Computer attacks are claiming ever more victims. These are often subject to malfunctions and hacking. A cryptojacking virus braves the might of computer systems, Adylkuzz, an independent version, stronger and more discreet than WannaCry.
Adylkuzz is a cryptomining malware that appeared in May 2017, its arrival coinciding with that of WannaCry, the ransomware that managed to generate as much media attention as user anguish, as would a deadly epidemic. Adylkuzz has exploited a security flaw to attack all versions of the Microsoft Windows OS.
What is Adylkuzz looking for?
This malware surpasses the ingenuity of ransomware, even exceeding the power of WannaCry. In reality, Adylkuzz is not interested in your personal data and details. The authors of the latter have even greater and more serious hopes; to fuel their cryptomining operation via infected computers, taking advantage of the “illegal” exploitation of their resources.
It’s no longer just a question of holding data hostage, but of more pernicious objectives. You may be wondering what lies behind this need for resources. The business based on cryptocurrency mining – the electronic currency used in digital exchanges to ensure secure encryption of transactions – requires huge financial investments to mine cryptocurrencies (Bitcoins, Litecoin, Monero or Ethereum).
So, to get around the costs, the Adylkuzz authors came up with an effective and free solution: to create loyal agents all over the world; PCs that carry out all the required actions remotely, free of charge. They get the computing power they want, without any financial investment. The network of computers (Botnet) used is made up of tens of thousands of compromised workstations, generating profits of tens of thousands of euros a day.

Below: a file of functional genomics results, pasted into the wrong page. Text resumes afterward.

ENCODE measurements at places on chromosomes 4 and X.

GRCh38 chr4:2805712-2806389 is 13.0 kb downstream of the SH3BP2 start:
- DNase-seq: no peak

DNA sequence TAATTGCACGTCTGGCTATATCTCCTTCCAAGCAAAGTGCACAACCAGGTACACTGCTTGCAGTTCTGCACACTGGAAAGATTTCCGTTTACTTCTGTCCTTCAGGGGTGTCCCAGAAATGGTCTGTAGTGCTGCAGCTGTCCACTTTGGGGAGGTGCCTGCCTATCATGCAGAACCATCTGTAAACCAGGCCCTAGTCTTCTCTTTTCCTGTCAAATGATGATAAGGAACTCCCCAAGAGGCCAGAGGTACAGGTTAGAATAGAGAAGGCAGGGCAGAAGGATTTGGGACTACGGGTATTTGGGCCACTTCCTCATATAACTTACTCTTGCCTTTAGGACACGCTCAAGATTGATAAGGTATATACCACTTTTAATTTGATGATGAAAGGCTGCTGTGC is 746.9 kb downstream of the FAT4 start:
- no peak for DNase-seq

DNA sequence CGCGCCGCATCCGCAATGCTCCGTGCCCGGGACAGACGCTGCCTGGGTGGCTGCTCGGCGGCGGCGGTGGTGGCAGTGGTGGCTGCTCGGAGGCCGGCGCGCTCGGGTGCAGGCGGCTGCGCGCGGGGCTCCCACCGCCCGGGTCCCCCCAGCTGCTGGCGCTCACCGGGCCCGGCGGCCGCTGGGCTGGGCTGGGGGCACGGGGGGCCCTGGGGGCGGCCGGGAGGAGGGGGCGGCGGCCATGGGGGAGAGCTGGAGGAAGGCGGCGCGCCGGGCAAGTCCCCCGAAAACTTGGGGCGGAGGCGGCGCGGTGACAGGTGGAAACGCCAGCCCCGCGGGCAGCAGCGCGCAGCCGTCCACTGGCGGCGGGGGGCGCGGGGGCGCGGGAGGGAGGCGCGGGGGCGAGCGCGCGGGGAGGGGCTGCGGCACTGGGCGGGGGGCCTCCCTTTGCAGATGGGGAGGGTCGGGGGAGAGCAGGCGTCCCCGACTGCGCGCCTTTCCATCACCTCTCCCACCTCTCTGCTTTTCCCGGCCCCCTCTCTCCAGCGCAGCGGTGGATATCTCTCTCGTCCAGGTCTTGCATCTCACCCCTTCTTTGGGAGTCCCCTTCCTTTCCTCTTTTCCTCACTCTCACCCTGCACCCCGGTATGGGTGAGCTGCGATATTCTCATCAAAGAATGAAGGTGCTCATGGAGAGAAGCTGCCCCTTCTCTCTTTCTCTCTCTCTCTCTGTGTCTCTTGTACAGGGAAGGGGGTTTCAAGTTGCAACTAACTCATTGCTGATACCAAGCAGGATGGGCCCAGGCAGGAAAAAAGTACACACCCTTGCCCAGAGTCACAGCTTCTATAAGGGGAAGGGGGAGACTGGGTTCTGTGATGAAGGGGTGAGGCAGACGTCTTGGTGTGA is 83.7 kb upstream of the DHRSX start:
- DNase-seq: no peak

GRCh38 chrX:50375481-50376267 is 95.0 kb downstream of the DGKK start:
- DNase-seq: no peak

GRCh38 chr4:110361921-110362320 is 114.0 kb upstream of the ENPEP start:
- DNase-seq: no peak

Adylkuzz was well aware that he wasn’t the only one in the field with ambitions for the top spot; he wanted to be in the vanguard, at the forefront. It therefore used the MS17-010 vulnerability to paralyze its competitors. It provides a kind of protection against other strains of malware borrowing the same security flaw.
A closer look at how it works
We’ve just explained how this malware takes advantage of the resources of infected computers. To achieve this, Adylkuzz developed a “smarter” approach than WannaCry, which enabled it to discreetly extend its stay on the “victim PC” without its user noticing, by running in the background. Users will only notice a slowdown of their system, without doubting or detecting the malware. The authors of this malware control infected machines via command servers to mine Monero cryptocurrency.
These authors can also run applications on the infected computer using scripts written in LUA, a free, open-source language that is extremely powerful and fast, and can be integrated into all types of applications, with the possibility of modifying its sources.
The strength and seriousness of Adylkuzz lies in the fact that it does not require any type of distribution, such as phishing e-mails. It is completely autonomous and requires no user interaction.